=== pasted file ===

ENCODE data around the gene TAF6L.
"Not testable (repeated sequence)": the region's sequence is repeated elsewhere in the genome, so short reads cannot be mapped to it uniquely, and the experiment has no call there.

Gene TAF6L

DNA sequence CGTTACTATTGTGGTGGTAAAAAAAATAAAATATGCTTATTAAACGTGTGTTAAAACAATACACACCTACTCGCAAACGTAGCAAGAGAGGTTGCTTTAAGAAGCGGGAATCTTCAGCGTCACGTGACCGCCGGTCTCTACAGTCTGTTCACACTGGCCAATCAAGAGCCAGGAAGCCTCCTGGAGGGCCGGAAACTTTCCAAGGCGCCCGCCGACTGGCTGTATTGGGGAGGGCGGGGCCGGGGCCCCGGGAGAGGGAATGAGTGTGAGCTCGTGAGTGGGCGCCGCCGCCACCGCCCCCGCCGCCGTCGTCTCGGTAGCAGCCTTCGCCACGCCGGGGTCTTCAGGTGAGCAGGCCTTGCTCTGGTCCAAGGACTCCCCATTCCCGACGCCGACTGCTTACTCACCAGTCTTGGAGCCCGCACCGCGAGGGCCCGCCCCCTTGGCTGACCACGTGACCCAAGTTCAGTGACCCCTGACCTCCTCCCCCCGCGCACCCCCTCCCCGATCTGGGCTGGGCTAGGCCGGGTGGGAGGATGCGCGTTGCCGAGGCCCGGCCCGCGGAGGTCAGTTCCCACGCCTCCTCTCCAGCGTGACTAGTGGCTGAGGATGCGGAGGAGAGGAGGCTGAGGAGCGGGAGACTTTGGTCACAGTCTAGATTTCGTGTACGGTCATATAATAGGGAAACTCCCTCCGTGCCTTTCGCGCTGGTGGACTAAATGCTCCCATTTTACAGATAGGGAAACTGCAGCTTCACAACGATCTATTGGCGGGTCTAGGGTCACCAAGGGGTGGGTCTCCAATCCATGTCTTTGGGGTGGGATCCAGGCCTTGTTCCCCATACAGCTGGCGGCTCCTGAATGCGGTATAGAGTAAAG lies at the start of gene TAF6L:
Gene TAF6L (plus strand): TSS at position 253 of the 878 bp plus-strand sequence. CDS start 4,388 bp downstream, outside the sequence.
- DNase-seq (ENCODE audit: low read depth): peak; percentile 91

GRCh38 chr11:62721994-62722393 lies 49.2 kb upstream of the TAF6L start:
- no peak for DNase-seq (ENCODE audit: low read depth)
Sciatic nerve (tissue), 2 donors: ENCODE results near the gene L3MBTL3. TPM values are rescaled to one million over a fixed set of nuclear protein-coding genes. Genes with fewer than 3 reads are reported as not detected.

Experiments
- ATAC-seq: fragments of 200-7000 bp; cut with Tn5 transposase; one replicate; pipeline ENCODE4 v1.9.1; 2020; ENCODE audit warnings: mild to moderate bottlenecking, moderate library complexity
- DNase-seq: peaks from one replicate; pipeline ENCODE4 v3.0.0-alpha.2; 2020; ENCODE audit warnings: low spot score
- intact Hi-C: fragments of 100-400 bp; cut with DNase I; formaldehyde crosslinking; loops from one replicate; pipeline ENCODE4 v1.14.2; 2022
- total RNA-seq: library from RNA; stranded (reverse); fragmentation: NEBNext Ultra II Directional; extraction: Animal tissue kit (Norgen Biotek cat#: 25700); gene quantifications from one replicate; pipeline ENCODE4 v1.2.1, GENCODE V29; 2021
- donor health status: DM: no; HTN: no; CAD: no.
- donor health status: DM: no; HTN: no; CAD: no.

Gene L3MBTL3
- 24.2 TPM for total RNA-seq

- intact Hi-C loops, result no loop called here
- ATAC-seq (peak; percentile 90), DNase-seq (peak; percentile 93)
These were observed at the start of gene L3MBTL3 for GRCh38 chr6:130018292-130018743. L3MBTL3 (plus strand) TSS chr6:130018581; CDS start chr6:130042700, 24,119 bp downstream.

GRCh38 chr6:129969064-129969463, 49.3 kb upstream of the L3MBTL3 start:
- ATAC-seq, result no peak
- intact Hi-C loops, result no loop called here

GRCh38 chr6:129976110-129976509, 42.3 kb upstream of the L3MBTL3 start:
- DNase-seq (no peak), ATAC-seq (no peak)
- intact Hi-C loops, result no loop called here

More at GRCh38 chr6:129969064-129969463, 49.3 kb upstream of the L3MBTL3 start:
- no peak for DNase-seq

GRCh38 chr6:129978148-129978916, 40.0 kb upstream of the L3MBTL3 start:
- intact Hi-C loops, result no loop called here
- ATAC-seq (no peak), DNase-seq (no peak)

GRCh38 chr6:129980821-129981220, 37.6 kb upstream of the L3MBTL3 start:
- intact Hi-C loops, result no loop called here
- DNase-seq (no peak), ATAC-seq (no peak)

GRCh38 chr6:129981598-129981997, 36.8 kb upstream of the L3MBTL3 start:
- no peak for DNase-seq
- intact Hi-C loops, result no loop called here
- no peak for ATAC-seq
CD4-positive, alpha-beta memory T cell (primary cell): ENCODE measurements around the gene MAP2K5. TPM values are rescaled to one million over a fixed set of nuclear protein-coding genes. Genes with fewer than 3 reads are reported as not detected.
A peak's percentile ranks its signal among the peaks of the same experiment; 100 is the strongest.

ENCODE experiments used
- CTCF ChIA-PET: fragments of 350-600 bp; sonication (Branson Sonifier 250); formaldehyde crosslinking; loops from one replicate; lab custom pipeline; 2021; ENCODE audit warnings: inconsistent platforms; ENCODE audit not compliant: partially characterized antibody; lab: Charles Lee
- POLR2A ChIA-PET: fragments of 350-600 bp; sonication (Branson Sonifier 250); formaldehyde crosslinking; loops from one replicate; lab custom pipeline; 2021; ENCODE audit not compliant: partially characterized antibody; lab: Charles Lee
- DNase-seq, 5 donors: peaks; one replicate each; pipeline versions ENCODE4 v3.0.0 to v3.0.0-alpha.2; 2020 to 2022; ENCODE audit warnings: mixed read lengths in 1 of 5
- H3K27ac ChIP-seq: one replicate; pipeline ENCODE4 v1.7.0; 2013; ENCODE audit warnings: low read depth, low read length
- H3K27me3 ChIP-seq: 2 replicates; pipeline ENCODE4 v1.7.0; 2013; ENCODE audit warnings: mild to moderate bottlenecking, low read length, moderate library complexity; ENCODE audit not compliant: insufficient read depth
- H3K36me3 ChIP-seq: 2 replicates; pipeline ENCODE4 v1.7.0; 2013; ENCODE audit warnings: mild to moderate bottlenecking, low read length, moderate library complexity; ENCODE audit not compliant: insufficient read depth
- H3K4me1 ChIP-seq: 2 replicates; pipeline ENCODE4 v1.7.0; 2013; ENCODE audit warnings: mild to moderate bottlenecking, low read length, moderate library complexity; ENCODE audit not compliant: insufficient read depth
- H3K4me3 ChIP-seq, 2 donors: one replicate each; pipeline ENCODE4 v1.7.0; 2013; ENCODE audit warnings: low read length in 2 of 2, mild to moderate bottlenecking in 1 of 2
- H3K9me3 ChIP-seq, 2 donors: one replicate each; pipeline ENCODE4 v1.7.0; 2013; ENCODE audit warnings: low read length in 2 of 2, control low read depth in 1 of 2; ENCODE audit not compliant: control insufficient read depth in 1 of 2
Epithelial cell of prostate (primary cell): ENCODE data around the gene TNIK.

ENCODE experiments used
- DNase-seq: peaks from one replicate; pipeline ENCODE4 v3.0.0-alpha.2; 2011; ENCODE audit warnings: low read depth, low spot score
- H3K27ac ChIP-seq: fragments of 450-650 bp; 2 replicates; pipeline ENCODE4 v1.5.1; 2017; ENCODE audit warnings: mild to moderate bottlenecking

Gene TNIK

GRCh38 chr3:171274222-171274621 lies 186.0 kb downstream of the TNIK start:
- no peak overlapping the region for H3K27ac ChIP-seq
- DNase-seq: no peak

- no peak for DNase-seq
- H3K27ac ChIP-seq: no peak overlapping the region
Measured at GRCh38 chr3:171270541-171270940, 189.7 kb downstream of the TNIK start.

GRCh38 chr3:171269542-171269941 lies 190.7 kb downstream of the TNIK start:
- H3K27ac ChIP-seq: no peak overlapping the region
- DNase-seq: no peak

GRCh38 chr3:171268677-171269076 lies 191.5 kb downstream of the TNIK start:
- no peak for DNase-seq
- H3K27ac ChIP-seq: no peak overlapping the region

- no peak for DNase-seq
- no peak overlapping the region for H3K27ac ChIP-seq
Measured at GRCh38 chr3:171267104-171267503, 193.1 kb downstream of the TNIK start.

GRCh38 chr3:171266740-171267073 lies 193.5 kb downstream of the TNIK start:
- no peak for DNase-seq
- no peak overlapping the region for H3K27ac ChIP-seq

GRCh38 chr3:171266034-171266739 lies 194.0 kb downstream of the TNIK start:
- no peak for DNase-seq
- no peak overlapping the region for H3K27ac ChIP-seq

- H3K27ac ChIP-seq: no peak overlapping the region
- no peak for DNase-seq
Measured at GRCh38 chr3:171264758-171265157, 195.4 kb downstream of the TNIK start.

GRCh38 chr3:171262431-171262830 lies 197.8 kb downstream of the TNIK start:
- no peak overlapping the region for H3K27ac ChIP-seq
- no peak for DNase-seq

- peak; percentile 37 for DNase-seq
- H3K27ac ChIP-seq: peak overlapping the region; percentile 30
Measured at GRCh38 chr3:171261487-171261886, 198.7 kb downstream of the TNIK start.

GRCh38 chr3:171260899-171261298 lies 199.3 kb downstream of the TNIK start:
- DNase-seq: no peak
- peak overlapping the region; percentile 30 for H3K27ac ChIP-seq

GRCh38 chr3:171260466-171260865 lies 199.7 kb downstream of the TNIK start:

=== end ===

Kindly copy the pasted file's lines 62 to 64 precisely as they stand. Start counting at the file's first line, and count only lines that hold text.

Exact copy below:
Measured at GRCh38 chr3:171270541-171270940, 189.7 kb downstream of the TNIK start.

GRCh38 chr3:171269542-171269941 lies 190.7 kb downstream of the TNIK start:
- H3K27ac ChIP-seq: no peak overlapping the region